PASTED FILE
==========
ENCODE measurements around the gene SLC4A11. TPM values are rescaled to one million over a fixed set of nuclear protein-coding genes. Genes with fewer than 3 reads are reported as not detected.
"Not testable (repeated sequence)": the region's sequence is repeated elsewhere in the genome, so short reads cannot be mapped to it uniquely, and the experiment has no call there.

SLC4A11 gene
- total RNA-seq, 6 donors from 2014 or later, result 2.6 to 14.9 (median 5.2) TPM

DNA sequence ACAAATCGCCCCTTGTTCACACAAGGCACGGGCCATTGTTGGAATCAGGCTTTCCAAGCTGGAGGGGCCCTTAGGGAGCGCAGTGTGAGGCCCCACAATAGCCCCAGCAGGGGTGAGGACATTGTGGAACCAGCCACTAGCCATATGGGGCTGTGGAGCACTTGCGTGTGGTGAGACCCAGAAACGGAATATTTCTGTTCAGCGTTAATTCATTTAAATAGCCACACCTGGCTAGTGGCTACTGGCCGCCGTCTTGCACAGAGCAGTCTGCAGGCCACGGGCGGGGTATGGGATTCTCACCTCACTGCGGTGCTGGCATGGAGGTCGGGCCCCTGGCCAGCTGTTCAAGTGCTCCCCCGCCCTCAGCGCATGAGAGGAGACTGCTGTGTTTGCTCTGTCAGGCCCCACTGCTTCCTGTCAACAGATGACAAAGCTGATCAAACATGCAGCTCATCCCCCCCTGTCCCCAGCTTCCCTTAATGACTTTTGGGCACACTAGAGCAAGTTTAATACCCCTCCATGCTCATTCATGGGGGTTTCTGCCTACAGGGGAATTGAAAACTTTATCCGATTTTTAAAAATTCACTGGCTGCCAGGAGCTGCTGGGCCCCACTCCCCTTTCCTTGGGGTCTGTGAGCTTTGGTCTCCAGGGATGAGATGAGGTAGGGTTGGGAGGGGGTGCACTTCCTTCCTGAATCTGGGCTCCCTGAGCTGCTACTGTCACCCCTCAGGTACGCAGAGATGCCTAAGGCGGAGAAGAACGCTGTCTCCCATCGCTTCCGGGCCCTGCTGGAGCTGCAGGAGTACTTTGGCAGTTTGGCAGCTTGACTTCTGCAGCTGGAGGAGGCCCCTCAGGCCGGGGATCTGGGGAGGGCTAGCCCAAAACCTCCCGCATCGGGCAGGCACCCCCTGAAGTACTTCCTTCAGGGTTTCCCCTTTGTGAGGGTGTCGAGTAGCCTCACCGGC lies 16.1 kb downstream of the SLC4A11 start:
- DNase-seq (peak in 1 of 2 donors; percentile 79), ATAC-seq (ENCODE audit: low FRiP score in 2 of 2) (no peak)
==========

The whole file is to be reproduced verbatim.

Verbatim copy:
ENCODE measurements around the gene SLC4A11. TPM values are rescaled to one million over a fixed set of nuclear protein-coding genes. Genes with fewer than 3 reads are reported as not detected.
"Not testable (repeated sequence)": the region's sequence is repeated elsewhere in the genome, so short reads cannot be mapped to it uniquely, and the experiment has no call there.

SLC4A11 gene
- total RNA-seq, 6 donors from 2014 or later, result 2.6 to 14.9 (median 5.2) TPM

DNA sequence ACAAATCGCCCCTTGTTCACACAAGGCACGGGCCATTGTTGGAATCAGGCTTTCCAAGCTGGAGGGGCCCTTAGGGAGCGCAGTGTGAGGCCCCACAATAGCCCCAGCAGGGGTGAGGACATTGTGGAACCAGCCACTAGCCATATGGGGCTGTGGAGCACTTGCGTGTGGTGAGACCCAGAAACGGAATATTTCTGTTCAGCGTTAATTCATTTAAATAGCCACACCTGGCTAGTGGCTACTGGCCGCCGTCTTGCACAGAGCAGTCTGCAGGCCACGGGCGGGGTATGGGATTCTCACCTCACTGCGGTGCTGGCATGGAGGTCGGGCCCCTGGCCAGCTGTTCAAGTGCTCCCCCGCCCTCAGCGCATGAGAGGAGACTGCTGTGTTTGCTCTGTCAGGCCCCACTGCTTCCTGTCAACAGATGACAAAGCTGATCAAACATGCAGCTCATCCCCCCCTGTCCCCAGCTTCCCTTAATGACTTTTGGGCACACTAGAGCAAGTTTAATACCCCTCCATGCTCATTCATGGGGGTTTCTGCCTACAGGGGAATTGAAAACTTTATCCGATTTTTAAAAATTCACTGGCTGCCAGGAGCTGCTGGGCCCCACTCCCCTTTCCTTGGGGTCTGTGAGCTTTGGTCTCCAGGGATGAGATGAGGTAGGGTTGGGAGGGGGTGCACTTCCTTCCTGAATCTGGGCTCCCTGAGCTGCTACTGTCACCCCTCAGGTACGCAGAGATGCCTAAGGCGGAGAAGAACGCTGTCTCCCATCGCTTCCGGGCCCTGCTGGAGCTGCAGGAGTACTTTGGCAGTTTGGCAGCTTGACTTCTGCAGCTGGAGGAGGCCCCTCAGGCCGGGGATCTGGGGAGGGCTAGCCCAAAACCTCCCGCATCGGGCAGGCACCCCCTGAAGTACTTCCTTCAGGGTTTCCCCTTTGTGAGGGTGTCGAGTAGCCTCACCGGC lies 16.1 kb downstream of the SLC4A11 start:
- DNase-seq (peak in 1 of 2 donors; percentile 79), ATAC-seq (ENCODE audit: low FRiP score in 2 of 2) (no peak)